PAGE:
meadowlark-memoir-image-1.jpgCP Rail loved the work ethic of Mennonites that were coming in this later wave, and brought them to the prairies to work (Countess, Gem, Rosemary and Duchess) with each family being given ¼ sections of land originally managed by French Settlers (p.236). Willms’ husband, John was part of this wave of immigration. They were a hearty bunch that built a church in Gem fairly readily, with many choosing to gather in the Clemenceau School in Countess because it was closer in the cluster (p. 237). The influx of Russlander Mennonites doubled the size of Mennonites in Canada and brought 176 new congregations, this is important as the church was the hub of communal life (p.237). In 1924, 8,000 Mennonites came to Canada, and CP Rail negotiated to sponsor another 3, 772 in 1925 (p. 239). Some newcomers found Canada to worldly and wanted to go to Mexico or Paraguay to avoid what they viewed as a “sinful” nation; while others wanted to dive in to Canadian life taking further education, rising in leadership and building a new world (p.238-9).

John’s parents were part of the 1925 wave of immigrants from Russia. By 1926 Stalin had stopped the flow out of the Motherland (p.239). John was born to his parents in Ontario, they went on to settle a farm in Manitoba before finally coming to Countess, AB in an irrigation arrangement with a few other Mennonite settlers (p.240).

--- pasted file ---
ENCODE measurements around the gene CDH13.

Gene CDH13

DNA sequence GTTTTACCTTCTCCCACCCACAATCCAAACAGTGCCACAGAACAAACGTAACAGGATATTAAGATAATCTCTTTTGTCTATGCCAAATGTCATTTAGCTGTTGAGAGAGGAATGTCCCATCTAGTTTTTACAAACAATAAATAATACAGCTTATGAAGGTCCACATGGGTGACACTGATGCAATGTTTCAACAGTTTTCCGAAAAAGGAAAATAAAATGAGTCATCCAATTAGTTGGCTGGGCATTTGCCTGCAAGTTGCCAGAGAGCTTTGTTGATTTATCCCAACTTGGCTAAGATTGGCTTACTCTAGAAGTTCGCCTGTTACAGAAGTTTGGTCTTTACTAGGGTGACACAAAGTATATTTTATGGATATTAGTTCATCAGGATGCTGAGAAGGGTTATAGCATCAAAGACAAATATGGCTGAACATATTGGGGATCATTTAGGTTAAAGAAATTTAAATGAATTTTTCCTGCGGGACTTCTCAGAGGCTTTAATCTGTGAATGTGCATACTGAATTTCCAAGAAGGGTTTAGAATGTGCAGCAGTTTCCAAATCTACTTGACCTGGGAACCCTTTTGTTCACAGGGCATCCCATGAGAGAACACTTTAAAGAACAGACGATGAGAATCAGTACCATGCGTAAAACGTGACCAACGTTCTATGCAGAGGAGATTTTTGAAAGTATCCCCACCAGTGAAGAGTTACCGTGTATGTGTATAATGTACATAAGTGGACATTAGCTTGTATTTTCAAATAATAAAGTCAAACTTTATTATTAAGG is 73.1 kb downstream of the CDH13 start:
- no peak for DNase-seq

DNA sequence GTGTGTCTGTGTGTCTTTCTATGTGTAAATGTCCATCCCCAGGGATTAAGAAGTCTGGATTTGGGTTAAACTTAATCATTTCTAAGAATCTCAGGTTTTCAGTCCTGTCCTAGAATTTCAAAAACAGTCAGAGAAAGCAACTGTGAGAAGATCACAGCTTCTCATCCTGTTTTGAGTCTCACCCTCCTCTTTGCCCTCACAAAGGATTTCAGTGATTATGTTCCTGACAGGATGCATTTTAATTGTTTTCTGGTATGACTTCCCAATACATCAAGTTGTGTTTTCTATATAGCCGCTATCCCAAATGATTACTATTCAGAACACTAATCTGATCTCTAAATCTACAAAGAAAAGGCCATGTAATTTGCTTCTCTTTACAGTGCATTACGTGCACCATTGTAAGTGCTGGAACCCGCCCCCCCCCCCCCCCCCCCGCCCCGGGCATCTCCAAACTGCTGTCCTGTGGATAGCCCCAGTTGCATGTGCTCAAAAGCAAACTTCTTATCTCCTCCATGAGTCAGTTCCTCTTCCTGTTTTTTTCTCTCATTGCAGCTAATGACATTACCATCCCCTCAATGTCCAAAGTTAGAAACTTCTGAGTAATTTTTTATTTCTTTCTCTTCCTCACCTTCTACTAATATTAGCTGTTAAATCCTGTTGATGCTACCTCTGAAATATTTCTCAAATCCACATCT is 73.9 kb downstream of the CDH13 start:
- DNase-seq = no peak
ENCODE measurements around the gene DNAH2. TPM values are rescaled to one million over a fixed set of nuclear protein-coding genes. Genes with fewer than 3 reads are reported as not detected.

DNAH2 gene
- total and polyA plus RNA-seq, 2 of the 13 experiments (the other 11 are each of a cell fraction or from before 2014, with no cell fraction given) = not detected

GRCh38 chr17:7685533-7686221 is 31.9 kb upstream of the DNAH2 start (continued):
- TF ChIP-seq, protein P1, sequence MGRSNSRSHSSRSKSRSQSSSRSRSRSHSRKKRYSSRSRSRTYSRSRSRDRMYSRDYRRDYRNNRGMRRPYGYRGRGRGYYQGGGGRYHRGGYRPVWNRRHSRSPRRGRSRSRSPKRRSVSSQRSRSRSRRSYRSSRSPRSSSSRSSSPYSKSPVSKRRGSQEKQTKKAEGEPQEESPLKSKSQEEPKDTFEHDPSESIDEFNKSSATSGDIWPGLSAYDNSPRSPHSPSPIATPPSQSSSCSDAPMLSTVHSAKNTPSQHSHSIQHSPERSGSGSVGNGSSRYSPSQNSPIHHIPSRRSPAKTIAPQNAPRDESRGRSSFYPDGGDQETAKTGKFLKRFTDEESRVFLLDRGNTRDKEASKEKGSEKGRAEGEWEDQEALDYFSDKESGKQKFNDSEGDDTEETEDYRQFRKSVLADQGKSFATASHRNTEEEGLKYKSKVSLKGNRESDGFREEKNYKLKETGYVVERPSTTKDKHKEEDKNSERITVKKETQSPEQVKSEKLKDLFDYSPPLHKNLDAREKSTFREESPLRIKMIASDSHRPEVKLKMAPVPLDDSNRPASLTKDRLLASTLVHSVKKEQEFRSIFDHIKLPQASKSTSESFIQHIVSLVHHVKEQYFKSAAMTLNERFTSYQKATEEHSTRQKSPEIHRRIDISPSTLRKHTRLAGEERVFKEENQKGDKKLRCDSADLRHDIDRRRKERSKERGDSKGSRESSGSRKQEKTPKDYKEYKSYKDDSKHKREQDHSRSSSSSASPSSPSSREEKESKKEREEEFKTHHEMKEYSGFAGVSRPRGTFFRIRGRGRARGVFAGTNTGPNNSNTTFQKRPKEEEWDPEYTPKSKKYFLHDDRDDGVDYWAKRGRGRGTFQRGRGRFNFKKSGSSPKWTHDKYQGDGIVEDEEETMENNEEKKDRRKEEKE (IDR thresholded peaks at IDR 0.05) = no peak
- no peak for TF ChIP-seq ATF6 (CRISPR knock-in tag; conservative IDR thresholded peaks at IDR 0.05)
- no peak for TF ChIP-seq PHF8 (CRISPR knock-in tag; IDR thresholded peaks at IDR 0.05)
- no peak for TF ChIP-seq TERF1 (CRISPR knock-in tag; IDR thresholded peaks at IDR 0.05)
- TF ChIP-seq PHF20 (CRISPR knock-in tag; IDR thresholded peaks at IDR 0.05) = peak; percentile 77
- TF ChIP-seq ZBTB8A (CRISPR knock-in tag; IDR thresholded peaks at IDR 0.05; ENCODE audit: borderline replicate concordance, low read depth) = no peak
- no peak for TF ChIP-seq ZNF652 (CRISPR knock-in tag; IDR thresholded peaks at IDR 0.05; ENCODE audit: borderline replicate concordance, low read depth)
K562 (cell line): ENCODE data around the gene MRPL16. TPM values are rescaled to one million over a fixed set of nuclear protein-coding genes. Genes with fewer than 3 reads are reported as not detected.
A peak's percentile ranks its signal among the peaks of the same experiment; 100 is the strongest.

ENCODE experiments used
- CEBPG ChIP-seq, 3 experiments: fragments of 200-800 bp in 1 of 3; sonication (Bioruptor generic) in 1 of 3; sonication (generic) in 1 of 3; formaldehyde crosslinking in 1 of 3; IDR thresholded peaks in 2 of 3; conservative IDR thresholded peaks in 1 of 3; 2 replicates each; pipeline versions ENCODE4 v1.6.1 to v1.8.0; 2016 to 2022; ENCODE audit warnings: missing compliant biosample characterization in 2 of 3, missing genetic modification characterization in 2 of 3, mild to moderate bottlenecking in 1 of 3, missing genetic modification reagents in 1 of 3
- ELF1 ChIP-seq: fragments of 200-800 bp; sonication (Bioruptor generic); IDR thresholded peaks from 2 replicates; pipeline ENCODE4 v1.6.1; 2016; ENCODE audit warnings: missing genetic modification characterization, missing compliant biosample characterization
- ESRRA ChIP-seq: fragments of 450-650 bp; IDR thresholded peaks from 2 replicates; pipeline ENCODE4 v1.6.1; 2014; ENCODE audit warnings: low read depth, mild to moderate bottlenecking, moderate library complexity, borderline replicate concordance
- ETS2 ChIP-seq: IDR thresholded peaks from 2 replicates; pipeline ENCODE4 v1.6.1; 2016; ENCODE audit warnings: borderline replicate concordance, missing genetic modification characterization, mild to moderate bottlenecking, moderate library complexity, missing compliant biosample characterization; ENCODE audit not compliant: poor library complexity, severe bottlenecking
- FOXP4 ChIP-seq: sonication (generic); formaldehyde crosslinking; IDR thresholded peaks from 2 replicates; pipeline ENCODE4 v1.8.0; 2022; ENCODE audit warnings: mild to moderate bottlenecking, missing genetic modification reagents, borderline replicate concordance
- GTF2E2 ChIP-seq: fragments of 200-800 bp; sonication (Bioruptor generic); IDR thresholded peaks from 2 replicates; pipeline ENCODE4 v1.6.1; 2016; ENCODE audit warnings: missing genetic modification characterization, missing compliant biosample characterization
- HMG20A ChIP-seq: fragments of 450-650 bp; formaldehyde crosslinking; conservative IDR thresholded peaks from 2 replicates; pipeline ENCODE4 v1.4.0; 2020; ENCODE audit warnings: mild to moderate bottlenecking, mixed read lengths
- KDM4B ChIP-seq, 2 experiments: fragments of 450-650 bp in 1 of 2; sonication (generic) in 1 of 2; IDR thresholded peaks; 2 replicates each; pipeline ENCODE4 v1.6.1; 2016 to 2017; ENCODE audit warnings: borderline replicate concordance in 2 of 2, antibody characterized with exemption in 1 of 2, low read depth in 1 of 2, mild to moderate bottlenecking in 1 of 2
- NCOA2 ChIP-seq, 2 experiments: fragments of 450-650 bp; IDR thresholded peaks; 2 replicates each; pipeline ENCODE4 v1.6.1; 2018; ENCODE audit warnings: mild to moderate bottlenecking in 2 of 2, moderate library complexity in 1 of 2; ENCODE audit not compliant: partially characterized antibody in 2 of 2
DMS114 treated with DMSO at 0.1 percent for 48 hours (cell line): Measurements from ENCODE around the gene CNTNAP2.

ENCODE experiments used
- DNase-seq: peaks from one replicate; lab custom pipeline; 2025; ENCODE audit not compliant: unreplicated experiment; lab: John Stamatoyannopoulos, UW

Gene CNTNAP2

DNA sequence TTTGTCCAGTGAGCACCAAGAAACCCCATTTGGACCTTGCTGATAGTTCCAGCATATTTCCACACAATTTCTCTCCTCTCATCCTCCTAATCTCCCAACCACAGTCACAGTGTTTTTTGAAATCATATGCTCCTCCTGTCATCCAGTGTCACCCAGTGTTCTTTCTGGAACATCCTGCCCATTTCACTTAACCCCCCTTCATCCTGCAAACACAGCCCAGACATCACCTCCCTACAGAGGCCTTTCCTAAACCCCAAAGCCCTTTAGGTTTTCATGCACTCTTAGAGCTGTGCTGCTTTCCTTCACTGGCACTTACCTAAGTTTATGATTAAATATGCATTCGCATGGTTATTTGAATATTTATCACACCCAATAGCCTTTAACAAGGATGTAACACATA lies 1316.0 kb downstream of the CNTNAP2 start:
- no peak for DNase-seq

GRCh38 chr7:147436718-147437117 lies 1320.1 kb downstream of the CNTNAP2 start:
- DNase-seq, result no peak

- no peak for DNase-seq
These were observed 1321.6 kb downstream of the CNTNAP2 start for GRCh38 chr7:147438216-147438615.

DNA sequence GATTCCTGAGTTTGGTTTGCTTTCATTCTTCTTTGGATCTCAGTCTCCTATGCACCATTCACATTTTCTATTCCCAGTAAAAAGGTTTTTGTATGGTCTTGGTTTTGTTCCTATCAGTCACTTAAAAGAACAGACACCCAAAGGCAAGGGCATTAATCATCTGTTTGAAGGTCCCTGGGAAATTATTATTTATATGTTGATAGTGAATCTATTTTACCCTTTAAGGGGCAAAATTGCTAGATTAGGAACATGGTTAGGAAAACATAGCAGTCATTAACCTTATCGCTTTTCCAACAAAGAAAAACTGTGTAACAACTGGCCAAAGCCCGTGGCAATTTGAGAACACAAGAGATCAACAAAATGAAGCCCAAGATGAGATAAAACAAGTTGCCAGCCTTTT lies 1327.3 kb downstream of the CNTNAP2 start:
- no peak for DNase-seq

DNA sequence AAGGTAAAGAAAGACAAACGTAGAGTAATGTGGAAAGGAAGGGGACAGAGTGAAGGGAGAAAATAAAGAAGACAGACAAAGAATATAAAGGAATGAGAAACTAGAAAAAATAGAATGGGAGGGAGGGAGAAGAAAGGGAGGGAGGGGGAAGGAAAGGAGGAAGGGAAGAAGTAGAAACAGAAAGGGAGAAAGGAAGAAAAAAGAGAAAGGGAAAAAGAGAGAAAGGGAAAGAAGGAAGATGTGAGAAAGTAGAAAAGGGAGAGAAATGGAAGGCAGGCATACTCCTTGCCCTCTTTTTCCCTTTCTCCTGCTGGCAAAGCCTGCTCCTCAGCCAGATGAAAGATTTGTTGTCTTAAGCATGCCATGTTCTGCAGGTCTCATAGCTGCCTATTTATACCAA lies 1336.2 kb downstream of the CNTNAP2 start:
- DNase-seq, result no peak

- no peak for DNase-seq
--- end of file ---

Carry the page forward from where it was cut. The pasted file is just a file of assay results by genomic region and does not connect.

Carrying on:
John Willms met his wife Margaretha, in Alberta, in the Irrigation District of Countess, part of what is known as the Palliser Triangle the driest patch of land in Canada (p. 241-242). John had remained in the area when his parents had returned to Manitoba.

The irrigation district from Calgary to Medicine Hat was the property of CP Rail, and built to facilitate the railway (p.242). It was tax exempt from 1921 and was to be irrigated but this idea was quashed instead to use a Dam system of the Bow River by Bassano (p.242).  The French settlements were mostly in tact when the Russlander settlers came and moved in. They had originally been settled by Quebecois and Francophones from Eastern USA between 1917-1919 but after years of almost freezing to death, and few crops they left to head east back to Quebec (p.242). This is why CP Rail sought out the Russlanders to make the hamlets viable for their endeavour.

John attended Clemenceau School for his education, it was originally a Francophone school named after a VIP French General (p. 242-3). It was a one-room school house, with a rectory-style house on the same land for the teacher (who was also expected to function as janitor) (p.243).

As we move into the betrothment, wedding, and settlement back into Saskatchewan with Margaretha and John. Teaching around the province, children, staying connected with the family diaspora, the CCF, oh and a nice wrap up as an appendix with the recipes mentioned throughout the book.

It makes one reflect if they were to pause, and write the story of their family, what would it look like?

What is our story?


I am not even going to pretend what I write is without bias. I know this. I was raised in Canada in a working-class family that was taught to give a damn about their neighbour. Pretty much the lens I bring to life, as a minister I read my gospel through the lens of the Charter, why? I was one of those pesky Social Gospellers dreaming a better world every minute of every day. I also hold an unwavering belief that people are mostly inherently good, and despite evidence to the contrary, will make the best decision they can possibly make in a given circumstance. It is the one that does not learn as they grow that stagnates.